Natural disasters come in many forms — floods, tornadoes, fires, drought, etc. Each type of disaster may require slightly different preparedness, but if an "all animals — all hazards" philosophy is taken, then cattle ranches can be ready for almost any event. “All animals” includes people. Make sure there are plans for the safety of people, too.
Developing emergency plans well in advance of an event provides one of the best mechanisms for livestock operations to mitigate flood risk. Facility and equipment damage, loss of cattle, and decrease in animal health and production can have serious economic effects on an operation. Producers should consider purchasing insurance policies focused on protecting their financial operations rather than depending solely on potential support from the federal government.
A detailed inventory list and photographs of equipment (including make and model), supplies, haz-ardous chemicals, fertilizer and fuel should be readily available before and after an event. A detailed and current livestock inventory and herd records are also musts.
Cooperation with neighboring cattlemen and other agricultural stakeholders during the planning and recovery phases is essential, especially in wide scale events. Different tasks, such as livestock hauling; feed, fuel and generator acquisition and distribution; and animal evacuation, rescue and treatment, can be assigned to individuals or groups in advance. Primary and contingent holding areas for evacu-ated and/or rescued cattle as well as staging areas and equipment needed for feed and fuel distribu-tion should be identified in advance. A county or parish “feed bank” can be set up on high ground, and groups can purchase and share access to portable pens, chutes and other equipment such as air boats and high-profile vehicles necessary to perform rescues or help shelter in place. Many local jurisdic-tions also allow prioritized entry for livestock producers so they may provide care for their livestock.
Cattle that are sheltered in place or evacuated will be stressed and may be commingled with other cattle, so herd biosecurity may be breeched. Healthy cattle endure this stress with fewer health and production effects. Maintaining cattle in good body condition and keeping vaccination protocols up to date are imperative.
Disaster-ready animal identification and record keeping should be part of normal operations. Copies of records should be stored in a remote location or in cloud-based programs. Access to herd records, proof of ownership and registration papers may be necessary. Store original papers in a portable fire-and-flood-proof box that can be taken during an evacuation.
Should cattle get evacuated and commingled, or escape and are later captured, it’s essential to be able to identify the herd of origin. Many cattle look alike, and plain numbered dangle tags and tat-toos may be duplicated by other producers. Tags can also be cut out by rustlers, who may take ad-vantage of disaster situations. Hot or freeze branding with a registered brand is the most fool-proof way of identifying herd of origin. If cattle aren’t branded, producers should at least identify the farm or ranch on the dangle tag or use official USDA identification that is unique to each indi-vidual animal. Pictures and videos can also help with identification. In emergency situations where there is not time to uniquely identify animals, then the ranch name, location and contact number can be spray painted on animals.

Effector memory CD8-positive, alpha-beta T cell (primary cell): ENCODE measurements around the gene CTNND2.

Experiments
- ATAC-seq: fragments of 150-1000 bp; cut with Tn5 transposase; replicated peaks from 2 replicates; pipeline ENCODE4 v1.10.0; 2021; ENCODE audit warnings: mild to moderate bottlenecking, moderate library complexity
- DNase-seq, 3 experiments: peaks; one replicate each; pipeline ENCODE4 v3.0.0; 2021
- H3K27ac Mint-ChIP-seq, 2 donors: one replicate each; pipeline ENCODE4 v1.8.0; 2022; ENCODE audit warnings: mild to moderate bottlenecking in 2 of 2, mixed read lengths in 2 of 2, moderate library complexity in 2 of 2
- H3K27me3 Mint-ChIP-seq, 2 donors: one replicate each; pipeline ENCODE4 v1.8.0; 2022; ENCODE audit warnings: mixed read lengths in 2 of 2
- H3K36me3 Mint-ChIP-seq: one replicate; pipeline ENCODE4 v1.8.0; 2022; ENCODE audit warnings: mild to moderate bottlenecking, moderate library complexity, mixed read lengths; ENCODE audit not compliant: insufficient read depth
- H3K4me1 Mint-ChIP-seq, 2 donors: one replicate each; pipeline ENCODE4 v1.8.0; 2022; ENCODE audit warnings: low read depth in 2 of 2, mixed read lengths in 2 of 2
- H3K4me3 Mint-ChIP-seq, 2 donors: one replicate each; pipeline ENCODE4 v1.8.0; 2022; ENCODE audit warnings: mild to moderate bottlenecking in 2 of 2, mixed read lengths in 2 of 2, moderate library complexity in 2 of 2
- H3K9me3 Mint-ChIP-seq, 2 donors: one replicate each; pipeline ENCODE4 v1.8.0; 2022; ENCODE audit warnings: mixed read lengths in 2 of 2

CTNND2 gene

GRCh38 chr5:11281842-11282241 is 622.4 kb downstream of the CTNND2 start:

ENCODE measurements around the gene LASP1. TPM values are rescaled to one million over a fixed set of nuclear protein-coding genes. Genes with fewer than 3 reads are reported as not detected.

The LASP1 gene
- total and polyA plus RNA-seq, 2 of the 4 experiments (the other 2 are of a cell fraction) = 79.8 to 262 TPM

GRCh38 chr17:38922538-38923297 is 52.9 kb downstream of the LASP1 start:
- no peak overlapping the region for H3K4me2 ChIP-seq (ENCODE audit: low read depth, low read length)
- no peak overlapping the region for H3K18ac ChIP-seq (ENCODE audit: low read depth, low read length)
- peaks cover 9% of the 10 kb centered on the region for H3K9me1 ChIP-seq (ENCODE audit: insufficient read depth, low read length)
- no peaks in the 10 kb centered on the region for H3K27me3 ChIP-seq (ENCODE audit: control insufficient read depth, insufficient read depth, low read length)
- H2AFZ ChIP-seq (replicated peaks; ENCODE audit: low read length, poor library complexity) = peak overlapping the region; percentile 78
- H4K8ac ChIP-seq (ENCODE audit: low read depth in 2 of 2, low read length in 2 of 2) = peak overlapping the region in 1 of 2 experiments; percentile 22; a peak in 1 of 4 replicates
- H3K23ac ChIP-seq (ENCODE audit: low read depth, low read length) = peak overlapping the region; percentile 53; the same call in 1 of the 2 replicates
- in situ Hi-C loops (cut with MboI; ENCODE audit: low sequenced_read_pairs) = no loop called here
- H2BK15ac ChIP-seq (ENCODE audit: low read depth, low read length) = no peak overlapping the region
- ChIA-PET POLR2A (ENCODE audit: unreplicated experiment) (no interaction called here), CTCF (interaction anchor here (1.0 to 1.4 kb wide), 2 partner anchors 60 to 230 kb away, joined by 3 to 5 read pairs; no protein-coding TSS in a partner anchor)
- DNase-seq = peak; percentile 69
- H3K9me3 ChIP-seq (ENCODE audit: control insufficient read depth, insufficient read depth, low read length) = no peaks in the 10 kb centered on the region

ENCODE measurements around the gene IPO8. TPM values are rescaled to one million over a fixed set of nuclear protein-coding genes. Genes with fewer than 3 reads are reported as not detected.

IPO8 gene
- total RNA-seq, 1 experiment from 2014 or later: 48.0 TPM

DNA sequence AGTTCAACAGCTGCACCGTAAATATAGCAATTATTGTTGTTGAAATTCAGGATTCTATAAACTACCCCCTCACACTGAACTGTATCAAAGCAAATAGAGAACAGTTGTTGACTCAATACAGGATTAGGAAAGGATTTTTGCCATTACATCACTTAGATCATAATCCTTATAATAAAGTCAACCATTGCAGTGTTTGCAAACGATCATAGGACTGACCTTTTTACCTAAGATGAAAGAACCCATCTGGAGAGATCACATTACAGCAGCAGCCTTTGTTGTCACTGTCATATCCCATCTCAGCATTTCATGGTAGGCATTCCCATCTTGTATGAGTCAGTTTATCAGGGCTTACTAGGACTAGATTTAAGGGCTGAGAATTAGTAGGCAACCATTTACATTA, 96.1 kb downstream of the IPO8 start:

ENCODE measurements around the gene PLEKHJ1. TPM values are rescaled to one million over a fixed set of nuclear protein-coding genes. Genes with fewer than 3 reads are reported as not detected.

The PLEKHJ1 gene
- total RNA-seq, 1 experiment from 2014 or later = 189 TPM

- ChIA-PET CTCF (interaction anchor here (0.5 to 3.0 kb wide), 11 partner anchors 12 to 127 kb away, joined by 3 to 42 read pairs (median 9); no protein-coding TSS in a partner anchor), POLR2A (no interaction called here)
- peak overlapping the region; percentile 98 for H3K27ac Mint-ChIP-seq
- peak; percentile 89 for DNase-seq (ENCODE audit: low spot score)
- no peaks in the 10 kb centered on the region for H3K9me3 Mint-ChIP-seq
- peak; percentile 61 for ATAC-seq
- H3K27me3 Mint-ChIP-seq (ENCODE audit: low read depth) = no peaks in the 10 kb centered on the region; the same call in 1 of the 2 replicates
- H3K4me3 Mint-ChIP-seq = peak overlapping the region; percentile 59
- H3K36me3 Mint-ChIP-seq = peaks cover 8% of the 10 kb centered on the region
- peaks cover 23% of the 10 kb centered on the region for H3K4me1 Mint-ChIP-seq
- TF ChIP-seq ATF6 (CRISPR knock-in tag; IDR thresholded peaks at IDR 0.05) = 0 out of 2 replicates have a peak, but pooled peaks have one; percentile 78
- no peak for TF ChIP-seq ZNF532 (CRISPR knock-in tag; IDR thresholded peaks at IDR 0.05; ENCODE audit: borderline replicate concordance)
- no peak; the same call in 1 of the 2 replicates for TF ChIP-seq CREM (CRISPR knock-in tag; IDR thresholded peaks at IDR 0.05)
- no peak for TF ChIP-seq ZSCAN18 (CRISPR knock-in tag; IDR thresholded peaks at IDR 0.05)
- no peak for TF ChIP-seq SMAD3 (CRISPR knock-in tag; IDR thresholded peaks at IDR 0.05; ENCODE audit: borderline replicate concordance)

Low-stress cattle handling is also a critical component of disaster planning for beef cattle opera-tions. Cattle behavior can drastically change following a flood or other major weather event, mak-ing them reluctant to be driven or corralled. Herds that are used to low-stress handling tech-niques make rescue and movements before, during or after an event safer and less stressful for both cattle and handlers. Being able to quietly move cattle may be the difference between life and death.
Emergency plans for livestock operations that are at risk for flooding should address evacuation and/or sheltering-in-place. The ranch veterinarian can help with biosecurity concerns and move-ment papers if necessary.
If evacuating cattle is not possible, they should be left in large, open pastures. Topography and flood maps and maps of fences, gates and roads make moving cattle during and after an event safer.
Minimize the presence of equipment, supplies and debris that may become airborne with high winds or encountered in floodwaters.
Providing fresh water, food and shelter will be most critical immediately after an event. Especially during flooding, strategically locating equipment and supplies that cannot be evacuated to high ground will make shelter-in-place a more viable option. Items to consider moving to high ground in-clude the following.
Make sure all family and farm personnel understand the ranch plans and have plans of their own for personal and family safety. Make sure everyone knows where water and electricity cutoffs are locat-ed. It is advisable to also share the emergency plan with nearby ranchers and other veterinarians in case the ranch owner is unavailable during or immediately after an event. The 2020 COVID-19 pandemic is a reminder that cattle ranches need to have plans in place in case employees, including man-agement, become ill.